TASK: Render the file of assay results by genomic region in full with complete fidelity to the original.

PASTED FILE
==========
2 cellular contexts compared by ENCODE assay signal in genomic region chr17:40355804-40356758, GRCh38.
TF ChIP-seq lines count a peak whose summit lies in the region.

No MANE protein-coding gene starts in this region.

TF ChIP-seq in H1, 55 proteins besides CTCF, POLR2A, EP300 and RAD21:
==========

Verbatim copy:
2 cellular contexts compared by ENCODE assay signal in genomic region chr17:40355804-40356758, GRCh38.
TF ChIP-seq lines count a peak whose summit lies in the region.

No MANE protein-coding gene starts in this region.

TF ChIP-seq in H1, 55 proteins besides CTCF, POLR2A, EP300 and RAD21: